I hate that f&*$% disease

I was going to upload some Christmas photos tonight, but when I went online and checked my e-mail there was a message from a friend in South Carolina letting me know that another friend of mine down there had just died. And I am no longer in a merry mood.

Elizabeth Graves, just 43 years old, battled cancer for nine years before it finally took her life on Dec. 26. She left behind a fantastic husband, three beautiful kids, and a whole island of friends who found inspiration in her ever-present smile.

The entire time I knew Elizabeth — nine years — she was either battling cancer or trying to find peace and hope in the word “remission.” Sometimes remission lasted a few years; other times just a few months. Her hair came and went; her strength came and went; her smile never left. I think that’s why I, and many others, sort of got used to the idea of Elizabeth living with cancer. She never seemed sickly, she never pouted or moaned about the disease. She just fought it, and kept on living.

I guess that’s why I’m stunned she’s gone.

We worked on many Relay for Life events together, she and I, and I wish I could put my hands on some of the photos from those long 12-hour overnight American Cancer Society fundraisers. By 3 or 4 a.m., when the rest of us organizers had all we could do to stay awake, Elizabeth would be on stage with nothing but a microphone and her considerable Southern charm, rousing team members from their tents to keep walking, dancing, singing, laughing ... and emptying their wallets for a good cause.

I remember the year she refused to be chairperson of the event because she and her husband had coincidentally planned their 15th wedding anniversary party for the same night as the Relay. Instead she served as co-chairperson, vowing to us all for months that she wouldn’t be at the event — only to show up with all of her party guests so they could all accompany her around the track for the Caregivers’ Lap, a special lap around the track that cancer survivors take with the family members, health care workers and friends who’ve helped them survive the disease.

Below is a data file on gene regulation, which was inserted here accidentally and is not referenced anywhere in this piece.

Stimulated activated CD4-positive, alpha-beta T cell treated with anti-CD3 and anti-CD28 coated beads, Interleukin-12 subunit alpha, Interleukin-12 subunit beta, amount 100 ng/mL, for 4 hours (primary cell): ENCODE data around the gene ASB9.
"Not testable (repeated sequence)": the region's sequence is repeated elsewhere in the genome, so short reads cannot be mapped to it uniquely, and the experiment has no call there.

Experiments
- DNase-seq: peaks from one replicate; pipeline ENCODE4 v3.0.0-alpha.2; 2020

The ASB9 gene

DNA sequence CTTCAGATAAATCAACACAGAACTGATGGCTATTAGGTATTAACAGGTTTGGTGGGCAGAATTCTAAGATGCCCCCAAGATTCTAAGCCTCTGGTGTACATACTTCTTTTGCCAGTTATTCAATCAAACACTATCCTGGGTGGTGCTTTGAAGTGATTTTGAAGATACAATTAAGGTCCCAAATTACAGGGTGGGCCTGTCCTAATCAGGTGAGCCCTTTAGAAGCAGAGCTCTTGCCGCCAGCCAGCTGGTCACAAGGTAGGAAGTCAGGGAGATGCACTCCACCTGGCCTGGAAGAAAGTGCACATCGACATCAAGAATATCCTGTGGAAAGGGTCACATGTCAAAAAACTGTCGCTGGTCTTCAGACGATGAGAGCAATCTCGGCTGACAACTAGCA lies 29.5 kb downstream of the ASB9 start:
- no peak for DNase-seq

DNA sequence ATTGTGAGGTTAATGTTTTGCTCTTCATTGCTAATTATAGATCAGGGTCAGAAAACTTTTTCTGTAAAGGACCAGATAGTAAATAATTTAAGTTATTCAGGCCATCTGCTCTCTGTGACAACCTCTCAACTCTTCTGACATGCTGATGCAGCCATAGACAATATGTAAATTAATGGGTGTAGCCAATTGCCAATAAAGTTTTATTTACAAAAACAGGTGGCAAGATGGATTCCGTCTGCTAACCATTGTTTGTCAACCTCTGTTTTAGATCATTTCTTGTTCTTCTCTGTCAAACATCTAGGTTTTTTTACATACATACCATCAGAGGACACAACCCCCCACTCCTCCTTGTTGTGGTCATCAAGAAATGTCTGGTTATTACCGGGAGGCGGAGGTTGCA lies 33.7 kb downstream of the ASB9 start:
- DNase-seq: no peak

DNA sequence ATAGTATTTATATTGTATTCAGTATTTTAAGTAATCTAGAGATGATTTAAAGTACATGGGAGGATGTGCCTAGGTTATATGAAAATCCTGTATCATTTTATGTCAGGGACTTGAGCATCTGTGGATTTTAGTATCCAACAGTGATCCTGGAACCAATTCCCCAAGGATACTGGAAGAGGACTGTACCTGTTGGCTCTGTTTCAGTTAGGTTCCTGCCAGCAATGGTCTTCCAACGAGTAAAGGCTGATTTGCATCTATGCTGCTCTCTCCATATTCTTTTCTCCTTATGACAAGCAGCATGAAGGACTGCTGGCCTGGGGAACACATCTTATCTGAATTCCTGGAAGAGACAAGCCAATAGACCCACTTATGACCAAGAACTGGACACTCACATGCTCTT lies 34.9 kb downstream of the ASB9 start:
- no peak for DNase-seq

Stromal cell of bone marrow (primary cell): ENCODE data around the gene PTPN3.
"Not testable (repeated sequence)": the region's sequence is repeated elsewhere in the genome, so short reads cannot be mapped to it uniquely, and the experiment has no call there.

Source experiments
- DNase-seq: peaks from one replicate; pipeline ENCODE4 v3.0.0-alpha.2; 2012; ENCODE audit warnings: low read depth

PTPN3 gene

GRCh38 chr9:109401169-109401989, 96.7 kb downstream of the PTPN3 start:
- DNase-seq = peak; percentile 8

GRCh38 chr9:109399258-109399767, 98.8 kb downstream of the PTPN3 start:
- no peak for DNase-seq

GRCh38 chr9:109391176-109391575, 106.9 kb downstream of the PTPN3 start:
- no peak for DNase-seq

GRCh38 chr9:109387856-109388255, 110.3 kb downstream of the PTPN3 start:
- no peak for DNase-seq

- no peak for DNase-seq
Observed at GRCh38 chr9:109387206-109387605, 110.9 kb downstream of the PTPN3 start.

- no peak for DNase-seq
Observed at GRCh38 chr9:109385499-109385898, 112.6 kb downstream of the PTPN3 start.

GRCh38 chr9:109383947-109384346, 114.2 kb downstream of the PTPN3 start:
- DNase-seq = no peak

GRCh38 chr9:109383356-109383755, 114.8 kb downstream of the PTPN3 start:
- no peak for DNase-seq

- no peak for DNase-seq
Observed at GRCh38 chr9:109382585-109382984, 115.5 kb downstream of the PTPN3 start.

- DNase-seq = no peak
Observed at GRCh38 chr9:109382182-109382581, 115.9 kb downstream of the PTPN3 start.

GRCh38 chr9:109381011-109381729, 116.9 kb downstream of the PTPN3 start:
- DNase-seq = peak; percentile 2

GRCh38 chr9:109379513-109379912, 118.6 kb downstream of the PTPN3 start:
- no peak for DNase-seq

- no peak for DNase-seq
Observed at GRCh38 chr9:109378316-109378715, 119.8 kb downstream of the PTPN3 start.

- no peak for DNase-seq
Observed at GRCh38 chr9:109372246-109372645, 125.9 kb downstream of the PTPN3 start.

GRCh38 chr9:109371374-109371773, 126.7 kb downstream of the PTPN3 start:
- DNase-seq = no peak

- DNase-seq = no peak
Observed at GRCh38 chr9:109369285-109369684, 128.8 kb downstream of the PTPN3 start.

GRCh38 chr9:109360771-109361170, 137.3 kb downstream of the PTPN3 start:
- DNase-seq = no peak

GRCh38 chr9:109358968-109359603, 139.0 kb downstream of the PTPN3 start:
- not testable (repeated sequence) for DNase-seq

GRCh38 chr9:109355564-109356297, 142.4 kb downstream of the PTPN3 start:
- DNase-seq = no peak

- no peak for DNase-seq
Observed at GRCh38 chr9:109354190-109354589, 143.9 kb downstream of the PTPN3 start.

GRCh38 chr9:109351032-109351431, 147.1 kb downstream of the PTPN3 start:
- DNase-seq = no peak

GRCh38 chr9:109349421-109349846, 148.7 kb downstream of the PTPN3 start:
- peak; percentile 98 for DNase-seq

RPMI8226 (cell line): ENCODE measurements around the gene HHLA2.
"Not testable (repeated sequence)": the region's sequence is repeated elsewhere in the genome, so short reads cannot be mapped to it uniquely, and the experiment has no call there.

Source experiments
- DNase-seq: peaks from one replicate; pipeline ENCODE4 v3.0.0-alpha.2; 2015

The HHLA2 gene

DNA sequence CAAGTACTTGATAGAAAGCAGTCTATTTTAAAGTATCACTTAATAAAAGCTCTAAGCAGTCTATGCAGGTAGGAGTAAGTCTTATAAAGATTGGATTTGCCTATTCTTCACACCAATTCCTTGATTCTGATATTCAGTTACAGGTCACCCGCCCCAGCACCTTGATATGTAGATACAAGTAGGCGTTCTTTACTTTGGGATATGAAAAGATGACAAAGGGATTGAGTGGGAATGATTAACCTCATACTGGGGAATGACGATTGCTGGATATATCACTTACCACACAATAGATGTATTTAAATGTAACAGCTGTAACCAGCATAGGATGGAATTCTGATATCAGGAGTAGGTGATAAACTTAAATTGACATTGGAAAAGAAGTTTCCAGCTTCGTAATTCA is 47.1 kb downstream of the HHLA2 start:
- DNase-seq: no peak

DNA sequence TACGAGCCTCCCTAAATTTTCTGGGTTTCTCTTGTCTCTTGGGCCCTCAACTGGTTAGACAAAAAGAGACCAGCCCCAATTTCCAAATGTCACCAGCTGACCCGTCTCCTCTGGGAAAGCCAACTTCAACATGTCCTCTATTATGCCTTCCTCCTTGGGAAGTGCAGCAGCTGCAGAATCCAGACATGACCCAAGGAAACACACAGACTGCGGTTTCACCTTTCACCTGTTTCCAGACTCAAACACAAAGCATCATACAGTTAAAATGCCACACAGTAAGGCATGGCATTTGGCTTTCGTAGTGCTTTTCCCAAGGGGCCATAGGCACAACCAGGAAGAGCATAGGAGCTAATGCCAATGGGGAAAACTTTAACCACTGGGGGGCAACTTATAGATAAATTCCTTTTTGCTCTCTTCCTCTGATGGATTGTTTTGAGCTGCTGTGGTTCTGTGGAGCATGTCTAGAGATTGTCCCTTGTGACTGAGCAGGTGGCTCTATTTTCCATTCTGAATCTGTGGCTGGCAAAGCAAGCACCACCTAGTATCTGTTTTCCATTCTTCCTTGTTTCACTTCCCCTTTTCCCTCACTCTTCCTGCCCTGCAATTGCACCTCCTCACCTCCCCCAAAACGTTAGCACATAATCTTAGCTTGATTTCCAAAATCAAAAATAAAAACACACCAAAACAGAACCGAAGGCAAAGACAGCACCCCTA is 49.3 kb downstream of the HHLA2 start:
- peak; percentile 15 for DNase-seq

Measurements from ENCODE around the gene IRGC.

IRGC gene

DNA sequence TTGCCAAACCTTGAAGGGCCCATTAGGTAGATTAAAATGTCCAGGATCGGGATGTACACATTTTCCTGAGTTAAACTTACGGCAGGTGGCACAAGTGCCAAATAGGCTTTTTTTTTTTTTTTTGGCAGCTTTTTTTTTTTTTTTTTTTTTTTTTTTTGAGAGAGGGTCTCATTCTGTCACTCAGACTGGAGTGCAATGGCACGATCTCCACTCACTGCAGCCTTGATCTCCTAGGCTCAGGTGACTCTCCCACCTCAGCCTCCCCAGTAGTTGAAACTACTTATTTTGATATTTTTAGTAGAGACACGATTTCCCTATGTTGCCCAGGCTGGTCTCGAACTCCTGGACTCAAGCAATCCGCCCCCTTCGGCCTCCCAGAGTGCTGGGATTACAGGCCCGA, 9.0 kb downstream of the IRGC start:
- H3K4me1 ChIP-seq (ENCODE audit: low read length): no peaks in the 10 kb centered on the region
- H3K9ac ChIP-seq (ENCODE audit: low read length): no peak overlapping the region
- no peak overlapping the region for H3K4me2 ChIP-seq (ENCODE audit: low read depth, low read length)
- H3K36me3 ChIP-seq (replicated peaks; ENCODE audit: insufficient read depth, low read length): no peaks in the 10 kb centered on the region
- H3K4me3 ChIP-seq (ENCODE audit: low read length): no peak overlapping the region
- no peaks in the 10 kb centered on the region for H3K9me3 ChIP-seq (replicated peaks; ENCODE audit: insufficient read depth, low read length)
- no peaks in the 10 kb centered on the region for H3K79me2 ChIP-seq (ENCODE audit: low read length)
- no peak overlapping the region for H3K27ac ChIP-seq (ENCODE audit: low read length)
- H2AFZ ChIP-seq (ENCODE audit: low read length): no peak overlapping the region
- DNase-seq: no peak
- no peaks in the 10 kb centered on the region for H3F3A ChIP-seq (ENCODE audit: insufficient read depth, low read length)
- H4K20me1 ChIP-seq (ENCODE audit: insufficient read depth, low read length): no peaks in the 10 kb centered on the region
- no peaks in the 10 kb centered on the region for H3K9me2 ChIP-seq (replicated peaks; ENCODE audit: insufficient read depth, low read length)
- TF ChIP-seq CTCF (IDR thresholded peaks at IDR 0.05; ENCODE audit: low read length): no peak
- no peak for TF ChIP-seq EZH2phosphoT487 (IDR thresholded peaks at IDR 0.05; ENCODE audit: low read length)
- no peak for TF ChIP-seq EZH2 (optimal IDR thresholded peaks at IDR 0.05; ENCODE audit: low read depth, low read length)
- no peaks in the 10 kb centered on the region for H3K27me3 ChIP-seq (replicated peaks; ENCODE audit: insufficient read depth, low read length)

In 2002 I interviewed her for a story in the paper about her trip to Washington D.C. for the Relay for Life Celebration on the Hill, an event staged to lobby for more funding for the fight against cancer. She went as a South Carolina Relay for Life ambassador and was amazed at the energy that sizzled through the event, which included more than 3,000 ambassadors from every state, most of them cancer survivors. But the ACS employee who accompanied Elizabeth’s group said Elizabeth’s own energy was what made an impact.

“With Elizabeth, there was no wig, she didn’t wear her hat, she was just like, ‘Boom. Here I am. I’m going through this but I’m alive and I am living,’” Lesa said. “There was just this glow about her. I’m sure she was an inspiration to a lot of people.”

She definitely was.

She would hate all these tears I’m shedding. She would give me a squeeze and tell me to hug my kid and thank God Chris’ remission stuck. She would urge me to get regular mammograms, and make a joke to get me to smile. And without a doubt, I would.

I believe that everyone who crosses my path long enough to make an impact was brought there for a reason, and you, Elizabeth, are no exception. From you I learned the beauty of resilience.

Your death does not alter that lesson.

I love you and will miss you. Enjoy the peace, my friend.

6 comments:

Kostyn's Grammy said...

I'm so sorry, Robyn. I know how special Elizabeth was to you. Our Lord has a very courageous Angel with him now. Mom

Kristen said...

I'm sorry Robyn.

Lyn said...

December 20 was the 8 year anniversary of my mom's death...I hate that F&*$% disease, too. I could fill the grand canyon with the tears I've shed in those 8 years. I'm sure Elizabeth is shining brighter than ever now!

Robyn said...

Lyn, I thought of your mom — whom I still consider my "Ma R." — last night as I wrote this, and shed a few tears for her too. Love you...

Kim said...

She sounds like an amazing woman. I'll say a prayer for you and her family.

Amy said...

i'm sorry. You wrote a great tribute to her.